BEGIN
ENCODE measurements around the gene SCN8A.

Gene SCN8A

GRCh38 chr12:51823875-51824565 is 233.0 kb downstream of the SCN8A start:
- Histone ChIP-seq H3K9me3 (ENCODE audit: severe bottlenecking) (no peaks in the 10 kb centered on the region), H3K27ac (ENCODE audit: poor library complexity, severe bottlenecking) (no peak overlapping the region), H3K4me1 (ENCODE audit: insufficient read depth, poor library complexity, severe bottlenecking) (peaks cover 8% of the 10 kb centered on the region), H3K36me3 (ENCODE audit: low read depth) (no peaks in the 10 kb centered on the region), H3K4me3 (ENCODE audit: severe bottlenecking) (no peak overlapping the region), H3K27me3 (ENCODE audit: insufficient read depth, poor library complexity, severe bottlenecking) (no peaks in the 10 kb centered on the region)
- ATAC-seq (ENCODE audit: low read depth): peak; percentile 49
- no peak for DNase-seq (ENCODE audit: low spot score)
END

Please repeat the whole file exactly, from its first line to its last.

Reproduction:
ENCODE measurements around the gene SCN8A.

Gene SCN8A

GRCh38 chr12:51823875-51824565 is 233.0 kb downstream of the SCN8A start:
- Histone ChIP-seq H3K9me3 (ENCODE audit: severe bottlenecking) (no peaks in the 10 kb centered on the region), H3K27ac (ENCODE audit: poor library complexity, severe bottlenecking) (no peak overlapping the region), H3K4me1 (ENCODE audit: insufficient read depth, poor library complexity, severe bottlenecking) (peaks cover 8% of the 10 kb centered on the region), H3K36me3 (ENCODE audit: low read depth) (no peaks in the 10 kb centered on the region), H3K4me3 (ENCODE audit: severe bottlenecking) (no peak overlapping the region), H3K27me3 (ENCODE audit: insufficient read depth, poor library complexity, severe bottlenecking) (no peaks in the 10 kb centered on the region)
- ATAC-seq (ENCODE audit: low read depth): peak; percentile 49
- no peak for DNase-seq (ENCODE audit: low spot score)